As for quake action, I've never experienced more than minor rumbles in 30+ years of wandering the Sierras. However, in the very canyon alluded to by giantbrookie, I experienced an amazing display of subterranean seismic activity: we were camped above McGee Lake and had been treated to a minor dinnertime rumble that triggered a series of echoing rockslides. In the process of settling down to sleep, we noticed that if one planted one's ear to the ground, there were deep resonant rumbles that seemed to be emanating from the bowels of terra firma. The best notes sounded as if they came from something akin to gigantic kettledrums that were muffled by layers of gauze. It was fascinating. My minds eye envisioned lava rearranging in cavernous chambers, but it was probably something appreciably more prosaic. Anyway, we were sufficiently curious that we camped at the same spot on the way out (about 10 days later). However the spellbinding noises had ceased, and on a more-recent pass through that area, we could not summons a repeat performance. My guess is that the best chance of an encore would be right after another quake. Since that area certainly has periods of seismic activity, I'm keeping it in mind!
Happy new year!
CG
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Postby giantbrookie » Fri Dec 29, 2006 5:53 pm

I've never experienced (or realized I was in) an earthquake in the Sierra in my 40+ years up there, but I have witnessed some stunning rock falls that didn't seem to be seismically triggered (although I could very easily be wrong). There was a big one on the face south of Lake Italy in 1986. First off all, it made a lot of noise. Second it was amazing sight in pitch darkness to see all those sparks from the boulders hitting each other.
Since my fishing (etc.) website is still down, you can be distracted by geology stuff at: http://www.fresnostate.edu/csm/ees/facu ... ayshi.html
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Postby gcj » Mon Jan 01, 2007 6:58 pm

Hi all,
In October, 1978 I was heading south on 395, when I began to see a lot of strange clouds rising above the mountains. When it was announced on the radio that there had just been a strong earthquake, I stopped and took this picture looking up Pine Creek Canyon:

Image

This was taken about 30 or so minutes after the quake. The wisps of haze in the sky are actually clouds of dust. I could be mistaken, but I think that this was the M5.8 that defined the end of a relatively long quiet period of seismic activity in this region and which began the series of events that culminated in the 1980 Mammoth quake. I had been on my way to climb N. Palisade via South Lake, Bishop Pass, etc., but I experience at least two after-shocks in the vicinity of Long Lake that convinced me that it was not a good time to be on high steep crumbly mountains! :paranoid:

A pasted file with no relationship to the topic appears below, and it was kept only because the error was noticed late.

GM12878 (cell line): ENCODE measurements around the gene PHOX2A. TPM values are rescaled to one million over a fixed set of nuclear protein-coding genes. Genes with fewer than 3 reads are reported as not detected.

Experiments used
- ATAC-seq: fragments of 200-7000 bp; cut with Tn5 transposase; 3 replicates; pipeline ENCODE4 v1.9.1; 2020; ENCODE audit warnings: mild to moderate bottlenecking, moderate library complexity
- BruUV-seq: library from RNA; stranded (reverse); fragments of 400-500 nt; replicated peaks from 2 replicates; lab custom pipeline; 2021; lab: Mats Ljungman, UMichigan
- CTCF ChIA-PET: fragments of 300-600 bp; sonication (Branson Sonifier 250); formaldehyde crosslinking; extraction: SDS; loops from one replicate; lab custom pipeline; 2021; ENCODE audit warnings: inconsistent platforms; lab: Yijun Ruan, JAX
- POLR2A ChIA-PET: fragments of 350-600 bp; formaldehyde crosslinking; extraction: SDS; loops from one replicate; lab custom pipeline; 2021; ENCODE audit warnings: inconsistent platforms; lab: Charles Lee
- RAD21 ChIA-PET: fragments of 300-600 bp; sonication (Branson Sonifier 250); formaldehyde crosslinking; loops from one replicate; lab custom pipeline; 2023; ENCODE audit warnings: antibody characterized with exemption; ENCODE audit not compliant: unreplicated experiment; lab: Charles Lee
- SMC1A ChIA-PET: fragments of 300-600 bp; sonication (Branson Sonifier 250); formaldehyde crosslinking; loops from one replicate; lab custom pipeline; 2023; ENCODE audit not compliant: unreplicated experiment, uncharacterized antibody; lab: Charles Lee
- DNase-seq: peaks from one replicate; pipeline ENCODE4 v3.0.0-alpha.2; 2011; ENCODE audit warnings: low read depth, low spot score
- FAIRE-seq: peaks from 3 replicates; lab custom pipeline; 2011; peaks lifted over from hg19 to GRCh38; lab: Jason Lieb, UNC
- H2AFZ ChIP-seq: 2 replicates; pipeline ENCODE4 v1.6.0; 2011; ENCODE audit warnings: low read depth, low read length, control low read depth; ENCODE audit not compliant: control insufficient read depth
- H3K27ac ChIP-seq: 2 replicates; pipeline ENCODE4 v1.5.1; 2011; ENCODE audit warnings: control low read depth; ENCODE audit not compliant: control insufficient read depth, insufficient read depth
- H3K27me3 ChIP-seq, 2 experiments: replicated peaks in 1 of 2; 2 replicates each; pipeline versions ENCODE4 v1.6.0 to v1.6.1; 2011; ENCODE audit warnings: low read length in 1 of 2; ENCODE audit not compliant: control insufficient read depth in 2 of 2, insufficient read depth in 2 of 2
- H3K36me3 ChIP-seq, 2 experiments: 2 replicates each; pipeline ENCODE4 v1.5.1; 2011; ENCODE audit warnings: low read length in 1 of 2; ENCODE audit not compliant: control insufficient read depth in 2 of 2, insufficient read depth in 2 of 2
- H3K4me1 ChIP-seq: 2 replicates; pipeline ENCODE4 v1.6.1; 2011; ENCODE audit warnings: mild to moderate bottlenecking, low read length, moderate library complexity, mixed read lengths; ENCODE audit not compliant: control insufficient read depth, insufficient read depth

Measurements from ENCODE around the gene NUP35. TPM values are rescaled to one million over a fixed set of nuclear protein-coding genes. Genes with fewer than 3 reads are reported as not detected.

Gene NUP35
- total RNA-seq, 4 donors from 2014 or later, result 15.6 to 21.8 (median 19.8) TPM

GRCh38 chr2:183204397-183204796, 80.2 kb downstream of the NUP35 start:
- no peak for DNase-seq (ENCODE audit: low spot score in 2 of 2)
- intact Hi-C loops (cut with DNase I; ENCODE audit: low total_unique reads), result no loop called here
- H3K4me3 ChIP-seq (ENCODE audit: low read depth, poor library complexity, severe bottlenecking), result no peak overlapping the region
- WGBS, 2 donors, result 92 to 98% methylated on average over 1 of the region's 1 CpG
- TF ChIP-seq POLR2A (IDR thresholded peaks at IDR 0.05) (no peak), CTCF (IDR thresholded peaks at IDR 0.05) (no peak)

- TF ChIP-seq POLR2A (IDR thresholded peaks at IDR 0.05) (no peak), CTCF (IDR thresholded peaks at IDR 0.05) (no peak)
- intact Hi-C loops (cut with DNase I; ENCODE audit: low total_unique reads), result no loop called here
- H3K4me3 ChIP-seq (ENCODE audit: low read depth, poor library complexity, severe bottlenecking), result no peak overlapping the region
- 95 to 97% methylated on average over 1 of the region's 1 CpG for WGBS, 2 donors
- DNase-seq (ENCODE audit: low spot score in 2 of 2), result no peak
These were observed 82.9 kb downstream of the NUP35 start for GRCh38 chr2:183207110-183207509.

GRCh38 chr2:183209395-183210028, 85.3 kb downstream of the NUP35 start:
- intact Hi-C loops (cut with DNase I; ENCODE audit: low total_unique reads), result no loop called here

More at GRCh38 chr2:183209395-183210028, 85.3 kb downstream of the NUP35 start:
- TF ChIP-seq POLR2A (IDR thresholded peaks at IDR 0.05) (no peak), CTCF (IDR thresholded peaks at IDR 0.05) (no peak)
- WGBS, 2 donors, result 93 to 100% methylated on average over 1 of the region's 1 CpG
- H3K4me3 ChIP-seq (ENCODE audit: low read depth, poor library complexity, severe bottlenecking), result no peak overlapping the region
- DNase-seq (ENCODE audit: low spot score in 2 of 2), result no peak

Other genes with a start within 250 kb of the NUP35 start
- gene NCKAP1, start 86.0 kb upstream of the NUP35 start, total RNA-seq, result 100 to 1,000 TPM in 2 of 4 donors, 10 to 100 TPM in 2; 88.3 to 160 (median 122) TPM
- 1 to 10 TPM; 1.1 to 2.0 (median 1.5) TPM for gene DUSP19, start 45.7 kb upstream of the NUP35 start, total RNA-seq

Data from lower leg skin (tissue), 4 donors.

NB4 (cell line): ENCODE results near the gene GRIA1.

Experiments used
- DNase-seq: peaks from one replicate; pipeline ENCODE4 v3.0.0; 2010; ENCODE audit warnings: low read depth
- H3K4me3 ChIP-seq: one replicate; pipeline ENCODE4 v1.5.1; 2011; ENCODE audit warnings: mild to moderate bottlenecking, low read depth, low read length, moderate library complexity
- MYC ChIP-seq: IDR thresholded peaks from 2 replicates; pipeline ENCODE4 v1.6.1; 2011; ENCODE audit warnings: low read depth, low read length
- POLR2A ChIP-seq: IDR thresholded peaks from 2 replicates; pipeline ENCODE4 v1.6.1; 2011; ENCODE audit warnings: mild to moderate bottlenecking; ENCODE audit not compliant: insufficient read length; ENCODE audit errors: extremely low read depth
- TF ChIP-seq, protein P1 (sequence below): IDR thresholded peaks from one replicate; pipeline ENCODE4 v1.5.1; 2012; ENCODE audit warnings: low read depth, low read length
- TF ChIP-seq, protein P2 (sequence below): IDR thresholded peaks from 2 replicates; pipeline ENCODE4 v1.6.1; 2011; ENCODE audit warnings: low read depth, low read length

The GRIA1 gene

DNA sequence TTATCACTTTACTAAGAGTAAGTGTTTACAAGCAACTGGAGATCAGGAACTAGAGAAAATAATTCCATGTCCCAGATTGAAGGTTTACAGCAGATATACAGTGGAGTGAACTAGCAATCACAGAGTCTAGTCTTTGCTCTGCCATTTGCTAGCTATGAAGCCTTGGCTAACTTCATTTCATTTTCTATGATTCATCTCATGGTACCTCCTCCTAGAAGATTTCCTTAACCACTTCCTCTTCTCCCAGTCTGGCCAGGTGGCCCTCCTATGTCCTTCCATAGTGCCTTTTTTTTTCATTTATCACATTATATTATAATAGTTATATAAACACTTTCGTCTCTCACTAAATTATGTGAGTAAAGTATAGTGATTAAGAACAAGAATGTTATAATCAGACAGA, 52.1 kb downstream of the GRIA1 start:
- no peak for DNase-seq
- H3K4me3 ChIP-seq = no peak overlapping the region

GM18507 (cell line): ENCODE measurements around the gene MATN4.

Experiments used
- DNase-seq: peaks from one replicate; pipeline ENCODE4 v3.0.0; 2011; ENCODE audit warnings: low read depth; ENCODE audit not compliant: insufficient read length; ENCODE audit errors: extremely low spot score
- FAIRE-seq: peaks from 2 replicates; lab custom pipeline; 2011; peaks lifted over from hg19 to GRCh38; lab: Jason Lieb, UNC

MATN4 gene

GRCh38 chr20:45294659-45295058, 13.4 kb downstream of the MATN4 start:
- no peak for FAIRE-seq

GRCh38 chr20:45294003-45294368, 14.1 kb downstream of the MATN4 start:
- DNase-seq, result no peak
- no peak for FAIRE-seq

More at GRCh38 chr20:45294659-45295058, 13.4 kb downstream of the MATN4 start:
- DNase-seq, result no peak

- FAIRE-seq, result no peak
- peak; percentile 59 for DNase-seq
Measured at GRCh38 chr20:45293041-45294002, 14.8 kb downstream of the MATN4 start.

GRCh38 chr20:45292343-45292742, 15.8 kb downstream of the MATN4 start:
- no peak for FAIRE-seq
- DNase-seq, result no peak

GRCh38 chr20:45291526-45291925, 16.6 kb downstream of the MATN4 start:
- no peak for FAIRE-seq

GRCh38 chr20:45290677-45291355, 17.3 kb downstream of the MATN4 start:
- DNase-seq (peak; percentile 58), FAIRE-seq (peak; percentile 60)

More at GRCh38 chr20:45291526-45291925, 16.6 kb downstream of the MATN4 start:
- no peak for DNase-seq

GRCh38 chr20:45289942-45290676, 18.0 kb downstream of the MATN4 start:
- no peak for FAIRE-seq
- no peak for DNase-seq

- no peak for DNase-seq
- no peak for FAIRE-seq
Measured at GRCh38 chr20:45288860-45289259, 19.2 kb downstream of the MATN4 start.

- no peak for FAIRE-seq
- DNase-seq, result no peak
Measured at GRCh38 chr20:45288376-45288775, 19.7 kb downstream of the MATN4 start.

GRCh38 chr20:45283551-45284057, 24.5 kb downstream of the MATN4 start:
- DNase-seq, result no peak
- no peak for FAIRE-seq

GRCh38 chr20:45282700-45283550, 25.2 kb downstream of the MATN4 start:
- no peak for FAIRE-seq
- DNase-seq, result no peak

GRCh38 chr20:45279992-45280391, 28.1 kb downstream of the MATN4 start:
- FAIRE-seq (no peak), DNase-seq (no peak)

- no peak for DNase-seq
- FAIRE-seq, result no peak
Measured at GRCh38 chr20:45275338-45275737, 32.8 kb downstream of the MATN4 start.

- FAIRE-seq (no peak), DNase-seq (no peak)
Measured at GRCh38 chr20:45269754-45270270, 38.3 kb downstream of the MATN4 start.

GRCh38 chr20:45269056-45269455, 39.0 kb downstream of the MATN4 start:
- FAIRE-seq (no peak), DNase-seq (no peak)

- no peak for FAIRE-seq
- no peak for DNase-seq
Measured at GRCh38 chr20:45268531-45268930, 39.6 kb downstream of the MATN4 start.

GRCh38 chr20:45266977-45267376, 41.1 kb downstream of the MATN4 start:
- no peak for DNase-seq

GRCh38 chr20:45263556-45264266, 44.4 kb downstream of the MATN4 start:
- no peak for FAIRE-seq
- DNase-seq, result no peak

On Memorial Day weekend, 1980, I had planned a trip up Convict Creek, but the big earthquake a week(?) or so earlier put an end to those plans. I went instead up McGee Creek. I don't think this was one of my better decisions. The NFS had crews up there using explosives to clear parts of the trail. At one point I had to wait about 20 minutes while they set off a series of charges. In camp that night I felt one very strong after-shock that made me feel very insecure about the canyon wall rising above my tent. :eek:

1980 had been a heavy snow year. When I continued up the trail the next morning, I saw that the snow in the cirques and basins above was very dirty with earthquake debris. By the time I'd reached the narrow canyon above Little McGee Lake, the warm sun had softened the snow enough so that rocks and boulders were almost constantly rolling down the canyon walls. I found a safe vantage point to watch the show for a while and then hiked all the way back to the trail-head and drove home. It seemed too dangerous to be up there while there was still so much instability.
Last edited by gcj on Mon Jan 01, 2007 9:14 pm, edited 1 time in total.
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Postby markskor » Mon Jan 01, 2007 8:27 pm